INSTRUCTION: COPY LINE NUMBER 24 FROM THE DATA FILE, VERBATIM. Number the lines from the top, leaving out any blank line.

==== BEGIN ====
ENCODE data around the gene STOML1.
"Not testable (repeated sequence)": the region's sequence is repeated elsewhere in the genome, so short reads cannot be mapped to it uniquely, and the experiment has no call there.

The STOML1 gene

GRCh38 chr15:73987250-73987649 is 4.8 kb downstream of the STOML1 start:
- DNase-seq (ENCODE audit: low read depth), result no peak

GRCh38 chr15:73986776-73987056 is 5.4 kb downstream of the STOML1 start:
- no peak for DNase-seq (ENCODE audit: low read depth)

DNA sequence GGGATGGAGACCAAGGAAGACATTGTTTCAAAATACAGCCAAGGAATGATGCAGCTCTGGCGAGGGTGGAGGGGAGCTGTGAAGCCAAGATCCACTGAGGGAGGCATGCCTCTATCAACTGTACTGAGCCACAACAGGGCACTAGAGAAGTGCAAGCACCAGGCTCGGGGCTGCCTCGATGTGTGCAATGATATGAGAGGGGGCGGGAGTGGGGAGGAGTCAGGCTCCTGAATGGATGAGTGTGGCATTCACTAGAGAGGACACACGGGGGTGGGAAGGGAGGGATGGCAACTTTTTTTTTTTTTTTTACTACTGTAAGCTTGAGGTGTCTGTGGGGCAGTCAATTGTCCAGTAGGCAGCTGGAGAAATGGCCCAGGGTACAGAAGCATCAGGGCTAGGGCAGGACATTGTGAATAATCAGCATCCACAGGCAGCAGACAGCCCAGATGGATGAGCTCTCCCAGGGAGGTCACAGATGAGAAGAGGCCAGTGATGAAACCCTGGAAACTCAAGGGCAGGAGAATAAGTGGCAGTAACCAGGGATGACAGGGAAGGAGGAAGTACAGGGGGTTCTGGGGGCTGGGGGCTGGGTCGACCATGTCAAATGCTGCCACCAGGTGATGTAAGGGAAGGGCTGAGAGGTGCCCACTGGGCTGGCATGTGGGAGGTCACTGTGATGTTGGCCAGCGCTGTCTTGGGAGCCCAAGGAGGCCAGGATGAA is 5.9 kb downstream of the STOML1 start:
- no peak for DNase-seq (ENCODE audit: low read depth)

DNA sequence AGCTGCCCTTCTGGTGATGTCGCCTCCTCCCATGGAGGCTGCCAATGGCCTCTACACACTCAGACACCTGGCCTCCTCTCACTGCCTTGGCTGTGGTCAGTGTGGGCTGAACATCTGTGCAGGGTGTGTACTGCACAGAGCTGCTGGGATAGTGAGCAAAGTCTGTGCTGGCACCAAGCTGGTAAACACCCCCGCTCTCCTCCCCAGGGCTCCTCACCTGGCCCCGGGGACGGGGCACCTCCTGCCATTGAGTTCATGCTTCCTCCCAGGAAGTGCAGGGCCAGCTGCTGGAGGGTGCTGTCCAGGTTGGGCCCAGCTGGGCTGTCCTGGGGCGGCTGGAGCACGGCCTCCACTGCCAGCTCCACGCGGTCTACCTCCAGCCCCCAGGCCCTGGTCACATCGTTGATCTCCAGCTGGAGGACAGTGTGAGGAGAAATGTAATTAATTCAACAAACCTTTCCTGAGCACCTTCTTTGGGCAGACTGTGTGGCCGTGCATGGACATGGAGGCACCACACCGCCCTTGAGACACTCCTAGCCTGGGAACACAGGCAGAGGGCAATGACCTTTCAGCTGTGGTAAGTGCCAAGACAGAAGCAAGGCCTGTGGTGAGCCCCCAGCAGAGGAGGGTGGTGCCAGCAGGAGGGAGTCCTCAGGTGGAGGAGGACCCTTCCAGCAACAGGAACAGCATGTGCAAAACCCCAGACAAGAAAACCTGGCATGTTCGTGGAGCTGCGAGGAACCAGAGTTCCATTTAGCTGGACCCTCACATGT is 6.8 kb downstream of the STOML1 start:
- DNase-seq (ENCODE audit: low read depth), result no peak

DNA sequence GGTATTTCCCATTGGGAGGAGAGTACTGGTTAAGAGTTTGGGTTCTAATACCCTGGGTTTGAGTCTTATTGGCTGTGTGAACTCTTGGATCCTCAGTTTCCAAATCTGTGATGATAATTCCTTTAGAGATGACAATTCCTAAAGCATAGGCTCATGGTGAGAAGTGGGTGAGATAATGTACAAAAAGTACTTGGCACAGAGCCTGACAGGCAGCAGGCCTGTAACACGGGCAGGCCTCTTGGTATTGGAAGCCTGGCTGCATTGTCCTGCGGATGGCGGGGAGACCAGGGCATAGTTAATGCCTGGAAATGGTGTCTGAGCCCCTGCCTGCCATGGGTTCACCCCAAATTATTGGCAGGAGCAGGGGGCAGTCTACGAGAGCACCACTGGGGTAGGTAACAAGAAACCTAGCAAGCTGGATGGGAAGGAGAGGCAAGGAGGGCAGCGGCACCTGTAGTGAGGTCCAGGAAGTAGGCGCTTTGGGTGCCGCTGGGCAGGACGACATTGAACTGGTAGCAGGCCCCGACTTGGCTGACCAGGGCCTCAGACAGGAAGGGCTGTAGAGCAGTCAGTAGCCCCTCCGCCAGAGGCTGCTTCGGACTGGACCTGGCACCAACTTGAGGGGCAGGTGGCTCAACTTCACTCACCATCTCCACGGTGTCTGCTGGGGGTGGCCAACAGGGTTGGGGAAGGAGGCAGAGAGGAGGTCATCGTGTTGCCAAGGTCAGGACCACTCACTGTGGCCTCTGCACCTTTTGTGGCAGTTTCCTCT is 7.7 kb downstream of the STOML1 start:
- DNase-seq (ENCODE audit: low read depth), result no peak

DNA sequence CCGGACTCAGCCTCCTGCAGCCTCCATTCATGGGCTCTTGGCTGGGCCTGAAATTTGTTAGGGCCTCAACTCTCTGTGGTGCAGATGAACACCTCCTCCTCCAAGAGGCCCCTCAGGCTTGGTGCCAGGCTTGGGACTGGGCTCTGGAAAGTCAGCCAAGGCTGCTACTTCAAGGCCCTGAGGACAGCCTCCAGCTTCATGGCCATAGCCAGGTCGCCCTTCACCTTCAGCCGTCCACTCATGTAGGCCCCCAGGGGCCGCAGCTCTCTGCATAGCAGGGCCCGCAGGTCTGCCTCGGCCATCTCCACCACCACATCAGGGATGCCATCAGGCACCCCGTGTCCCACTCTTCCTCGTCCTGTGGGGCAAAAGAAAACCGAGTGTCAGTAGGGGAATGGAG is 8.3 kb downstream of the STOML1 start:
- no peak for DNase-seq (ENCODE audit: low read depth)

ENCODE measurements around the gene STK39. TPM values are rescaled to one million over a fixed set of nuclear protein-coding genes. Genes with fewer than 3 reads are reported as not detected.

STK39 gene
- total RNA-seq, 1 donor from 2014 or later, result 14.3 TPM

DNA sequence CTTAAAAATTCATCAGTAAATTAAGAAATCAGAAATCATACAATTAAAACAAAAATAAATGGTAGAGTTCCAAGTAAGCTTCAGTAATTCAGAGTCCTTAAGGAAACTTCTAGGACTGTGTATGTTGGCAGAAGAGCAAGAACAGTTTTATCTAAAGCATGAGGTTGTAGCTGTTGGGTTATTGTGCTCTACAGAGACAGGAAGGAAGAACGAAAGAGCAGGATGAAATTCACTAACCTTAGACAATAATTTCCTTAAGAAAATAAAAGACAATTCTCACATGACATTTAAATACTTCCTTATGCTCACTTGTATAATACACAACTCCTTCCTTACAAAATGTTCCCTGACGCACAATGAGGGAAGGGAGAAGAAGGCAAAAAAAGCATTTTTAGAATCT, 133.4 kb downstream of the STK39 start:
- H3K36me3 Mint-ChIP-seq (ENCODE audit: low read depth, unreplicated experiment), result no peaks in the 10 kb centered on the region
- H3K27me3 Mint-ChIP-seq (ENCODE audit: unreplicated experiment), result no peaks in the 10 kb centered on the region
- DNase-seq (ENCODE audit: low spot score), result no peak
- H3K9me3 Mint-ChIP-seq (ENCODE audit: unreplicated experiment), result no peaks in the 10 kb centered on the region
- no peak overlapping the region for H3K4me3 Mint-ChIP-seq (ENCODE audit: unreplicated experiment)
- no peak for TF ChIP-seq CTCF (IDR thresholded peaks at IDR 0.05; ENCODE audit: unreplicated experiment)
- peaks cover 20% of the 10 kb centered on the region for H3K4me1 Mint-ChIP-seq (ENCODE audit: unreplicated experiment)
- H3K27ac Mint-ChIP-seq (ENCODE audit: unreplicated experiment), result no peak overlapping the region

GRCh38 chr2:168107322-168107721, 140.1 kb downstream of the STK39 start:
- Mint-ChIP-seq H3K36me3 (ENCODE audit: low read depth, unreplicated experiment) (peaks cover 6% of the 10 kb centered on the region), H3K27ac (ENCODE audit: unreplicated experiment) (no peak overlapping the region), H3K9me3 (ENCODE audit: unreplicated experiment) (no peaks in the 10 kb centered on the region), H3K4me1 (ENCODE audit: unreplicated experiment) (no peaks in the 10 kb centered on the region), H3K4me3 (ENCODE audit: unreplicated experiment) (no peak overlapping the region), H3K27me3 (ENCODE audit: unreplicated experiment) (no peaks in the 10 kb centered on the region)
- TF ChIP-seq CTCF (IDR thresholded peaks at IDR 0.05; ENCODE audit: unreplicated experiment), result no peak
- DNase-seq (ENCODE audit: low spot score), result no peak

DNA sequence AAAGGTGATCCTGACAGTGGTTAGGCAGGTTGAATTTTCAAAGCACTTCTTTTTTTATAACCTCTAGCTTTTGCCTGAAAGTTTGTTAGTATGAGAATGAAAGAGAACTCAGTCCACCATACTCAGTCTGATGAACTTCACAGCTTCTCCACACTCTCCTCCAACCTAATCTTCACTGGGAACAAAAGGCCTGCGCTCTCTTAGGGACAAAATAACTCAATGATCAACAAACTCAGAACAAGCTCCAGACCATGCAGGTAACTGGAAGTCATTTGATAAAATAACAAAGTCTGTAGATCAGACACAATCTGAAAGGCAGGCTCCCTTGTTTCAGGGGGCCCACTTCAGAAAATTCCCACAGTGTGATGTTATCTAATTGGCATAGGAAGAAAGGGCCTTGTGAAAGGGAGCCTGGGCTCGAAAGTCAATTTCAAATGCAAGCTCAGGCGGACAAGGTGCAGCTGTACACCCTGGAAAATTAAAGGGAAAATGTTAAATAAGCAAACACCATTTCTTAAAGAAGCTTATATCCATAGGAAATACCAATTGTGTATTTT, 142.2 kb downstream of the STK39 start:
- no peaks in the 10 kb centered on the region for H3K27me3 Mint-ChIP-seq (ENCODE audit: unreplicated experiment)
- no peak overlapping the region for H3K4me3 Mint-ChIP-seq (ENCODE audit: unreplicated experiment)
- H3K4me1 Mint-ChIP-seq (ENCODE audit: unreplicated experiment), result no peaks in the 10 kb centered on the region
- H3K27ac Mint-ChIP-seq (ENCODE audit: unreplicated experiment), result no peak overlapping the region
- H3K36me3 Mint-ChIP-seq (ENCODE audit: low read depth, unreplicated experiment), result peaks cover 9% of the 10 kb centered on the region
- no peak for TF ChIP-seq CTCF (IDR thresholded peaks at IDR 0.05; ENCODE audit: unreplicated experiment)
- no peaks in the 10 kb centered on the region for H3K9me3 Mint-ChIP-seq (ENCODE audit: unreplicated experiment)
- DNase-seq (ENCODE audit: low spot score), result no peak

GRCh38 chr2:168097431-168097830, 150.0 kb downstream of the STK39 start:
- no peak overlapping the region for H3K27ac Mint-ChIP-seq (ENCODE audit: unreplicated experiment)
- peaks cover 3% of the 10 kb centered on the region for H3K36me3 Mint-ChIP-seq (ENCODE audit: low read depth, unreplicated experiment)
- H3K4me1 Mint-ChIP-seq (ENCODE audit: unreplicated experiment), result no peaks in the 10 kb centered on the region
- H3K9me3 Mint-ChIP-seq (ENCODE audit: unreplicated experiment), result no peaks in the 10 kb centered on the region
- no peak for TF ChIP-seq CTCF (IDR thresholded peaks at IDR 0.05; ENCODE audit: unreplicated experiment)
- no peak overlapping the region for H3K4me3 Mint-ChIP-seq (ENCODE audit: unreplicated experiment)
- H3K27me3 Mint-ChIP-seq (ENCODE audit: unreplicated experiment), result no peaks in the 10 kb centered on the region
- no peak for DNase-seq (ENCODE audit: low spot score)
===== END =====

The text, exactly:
- no peak overlapping the region for H3K4me3 Mint-ChIP-seq (ENCODE audit: unreplicated experiment)